BHI# 08-029 Yale Norfolk

The Norfolk Festival, under the leadership of Paul Hawkshaw since 2004, includes a New Music Workshop led by composer Martin Bresnick and guitarist/composer Benjamin Verdery and special guest Bryce Dessner of the ‘indie’ band The National, a Lecture series, a Young Artists’ Performance Series (Thursday nights and Saturday mornings; free admission), Festival Artist concerts (Friday and Saturday nights), and a Family Day on July 13. This year’s festival concludes on August 16 with a performance of works for chorus and orchestra from the Renaissance to the contemporary by the
Norfolk Festival Chorus and Orchestra directed by Simon Carrington.

For tickets and information contact The Music Shed, 20 Litchfield Rd. (Rtes. 44 and 272) Norfolk by phone: 203-432-1966 or visit the website www.norfolkmusic.org. For information on where to dine and stay in the Litchfield Hills www.litchfieldhills.com

Dog Days of Summer arrives early at the Stepping Stones Museum for Children

Stepping Stones Museum for Children is once again going to the dogs on Saturday, June 14…and they couldn’t be happier. The museum will host its fourth annual, day-long festival celebrating the powerful and important bonds between humans and their animal friends. BooZoo™’s Canine Carnival, where play and learning go hand-in-paw, will take place at Stepping Stones on June 14 between 10:00 am – 5:00 pm. The event is free with museum admission.

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The Canine Carnival is hosted by BooZoo, the museum’s fictional puppy mascot for early childhood learning and literacy, and will feature carnival games for families and dogs, pooch and people pics in our prop-laden photo booth, a meet-and-greet with BooZoo, a “pampered pooch” area featuring a dog wash and day spa, story times with BooZoo, bobbing for doggie treats and so much more. All canine friends, accompanied by owners, are welcome to take part in carnival activities under the tent of the museum’s Celebration Courtyard.

Visitors are invited to enter their dog(s) in the museum’s Crazy Canine Contest at 11:30 am.

A panel will judge the dogs in the following categories: best dressed, fastest tail wager, fluffiest, best smile, best ears and walks with attitude. Each dog will be judged in all categories. And who says you can’t teach an old dog new tricks? Visitors will be able to sign up for a 5-minute time slot to give their four-legged, furry friends an opportunity to show off his or her tricks. Dogs must be licensed and accompanied by people who are 15 years or older. Owners are responsible for cleaning up after their dogs.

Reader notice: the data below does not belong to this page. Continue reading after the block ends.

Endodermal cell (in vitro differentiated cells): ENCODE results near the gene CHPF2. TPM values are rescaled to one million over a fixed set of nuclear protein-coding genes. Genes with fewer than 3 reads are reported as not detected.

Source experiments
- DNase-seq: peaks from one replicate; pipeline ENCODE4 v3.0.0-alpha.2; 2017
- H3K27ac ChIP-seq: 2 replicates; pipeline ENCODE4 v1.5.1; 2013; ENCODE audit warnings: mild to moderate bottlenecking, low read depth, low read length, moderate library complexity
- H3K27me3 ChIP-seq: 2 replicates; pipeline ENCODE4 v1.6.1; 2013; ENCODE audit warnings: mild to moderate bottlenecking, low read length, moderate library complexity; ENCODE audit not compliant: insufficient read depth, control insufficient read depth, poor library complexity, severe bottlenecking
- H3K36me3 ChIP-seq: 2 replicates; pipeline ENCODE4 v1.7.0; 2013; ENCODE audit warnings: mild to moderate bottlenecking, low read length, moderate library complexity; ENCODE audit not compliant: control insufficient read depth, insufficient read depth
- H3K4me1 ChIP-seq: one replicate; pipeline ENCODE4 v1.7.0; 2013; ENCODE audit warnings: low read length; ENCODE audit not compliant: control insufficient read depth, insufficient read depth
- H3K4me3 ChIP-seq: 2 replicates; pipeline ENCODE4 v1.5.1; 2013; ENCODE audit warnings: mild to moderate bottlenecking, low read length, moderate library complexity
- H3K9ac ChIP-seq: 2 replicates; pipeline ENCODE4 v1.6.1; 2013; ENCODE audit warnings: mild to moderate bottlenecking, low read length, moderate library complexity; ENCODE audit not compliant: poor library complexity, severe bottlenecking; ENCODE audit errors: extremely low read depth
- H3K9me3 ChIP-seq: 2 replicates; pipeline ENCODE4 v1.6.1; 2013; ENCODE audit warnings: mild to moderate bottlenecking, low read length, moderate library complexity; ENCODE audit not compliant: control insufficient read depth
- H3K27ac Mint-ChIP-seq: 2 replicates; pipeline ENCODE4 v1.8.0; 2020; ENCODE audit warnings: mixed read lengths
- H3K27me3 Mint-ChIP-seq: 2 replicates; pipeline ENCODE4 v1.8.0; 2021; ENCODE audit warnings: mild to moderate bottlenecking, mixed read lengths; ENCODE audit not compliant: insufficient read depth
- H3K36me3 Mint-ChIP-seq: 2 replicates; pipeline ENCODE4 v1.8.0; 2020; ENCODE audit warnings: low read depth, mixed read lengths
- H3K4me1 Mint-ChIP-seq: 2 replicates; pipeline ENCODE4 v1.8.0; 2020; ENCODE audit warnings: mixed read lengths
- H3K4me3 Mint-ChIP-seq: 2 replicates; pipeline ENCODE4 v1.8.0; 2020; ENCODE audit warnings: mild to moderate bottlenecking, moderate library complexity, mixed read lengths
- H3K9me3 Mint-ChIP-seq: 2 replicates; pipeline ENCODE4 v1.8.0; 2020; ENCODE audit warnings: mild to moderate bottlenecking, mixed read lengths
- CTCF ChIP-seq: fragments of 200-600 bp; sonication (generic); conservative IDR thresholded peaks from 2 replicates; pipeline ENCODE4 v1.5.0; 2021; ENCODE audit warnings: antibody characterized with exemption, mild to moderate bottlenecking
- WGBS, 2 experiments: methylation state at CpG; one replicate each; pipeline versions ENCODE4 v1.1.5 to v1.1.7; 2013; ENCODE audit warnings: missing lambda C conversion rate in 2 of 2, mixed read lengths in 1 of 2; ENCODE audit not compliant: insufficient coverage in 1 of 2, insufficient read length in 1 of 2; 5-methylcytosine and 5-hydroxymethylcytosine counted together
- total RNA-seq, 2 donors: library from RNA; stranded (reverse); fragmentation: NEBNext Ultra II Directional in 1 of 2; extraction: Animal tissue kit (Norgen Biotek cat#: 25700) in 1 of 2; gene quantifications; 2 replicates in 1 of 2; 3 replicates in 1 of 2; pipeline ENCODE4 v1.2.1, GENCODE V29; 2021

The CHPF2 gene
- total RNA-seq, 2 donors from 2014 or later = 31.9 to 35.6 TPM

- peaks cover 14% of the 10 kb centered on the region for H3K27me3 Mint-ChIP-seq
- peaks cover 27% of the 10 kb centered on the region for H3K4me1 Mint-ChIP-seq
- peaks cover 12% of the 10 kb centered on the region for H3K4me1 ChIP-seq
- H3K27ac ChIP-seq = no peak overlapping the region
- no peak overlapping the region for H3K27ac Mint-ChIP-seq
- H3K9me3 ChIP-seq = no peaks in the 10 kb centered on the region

A highlight of the day is sure to be when assistance dogs from the Canine Companions for Independence® conduct a demonstration in the museum’s Multimedia Gallery. Founded in 1975, the world-renowned Canine Companions for Independence is a national non-profit which provides highly-skilled assistance dogs to adults, veterans and children with disabilities free of charge. Canine Companions created the concept of assistance dogs for people with physical disabilities. During BooZoo’s Canine Carnival, the assistance dogs will be put through a routine demonstrating their ability to follow commands, open doors, flip on light switches, pick up dropped items and complete other important daily tasks. A Canine Companions staff member will talk about how the dogs are bred, trained and matched with their human counterparts, transforming the lives of people with disabilities by increasing their independence and providing loving companionship.

Another special component of the event will take place when Milford’s John Tartaglio, an inspirational speaker, shares his story with the audience. Tartaglio was 17 years old when he contracted an extremely rare bacterial infection. With his condition dire, doctors were left with no choice but to amputate his legs and left bicep. Tartaglio was only given a 20% chance to live, but he survived and now thrives. He graduated cum laude from Fairfield University. Told by medical professionals that he would never walk again, Tartaglio has completed marathons and triathlons. As a motivational speaker, he speaks to audiences about overcoming adversity, building a positive attitude and turning it into positive actions, leadership and teamwork. Empowering his audiences with his story, Tartaglio challenges people to reach their goals, raise their personal standard and expect more out of themselves because he is living proof that anything is possible.

Throughout the event, the mobile unit of the North Shore Animal League, the world’s largest no-kill animal rescue and adoption organization, will be on hand with staff members available to answer questions and showcase some of their adoptable friends. Between noon and 2:00 pm, Shake Shack will be on hand in our courtyard serving “Pooch-ini®,” a custard-based doggy snack.

About BooZoo

Building on the commitment to promote early childhood development and reading literacy for young children, the museum developed the BooZoo character three years ago. BooZoo is a toy puppy who lives in Tot Town™, the museum’s toddler exhibit. He’s smart, incurably curious and loves reading books.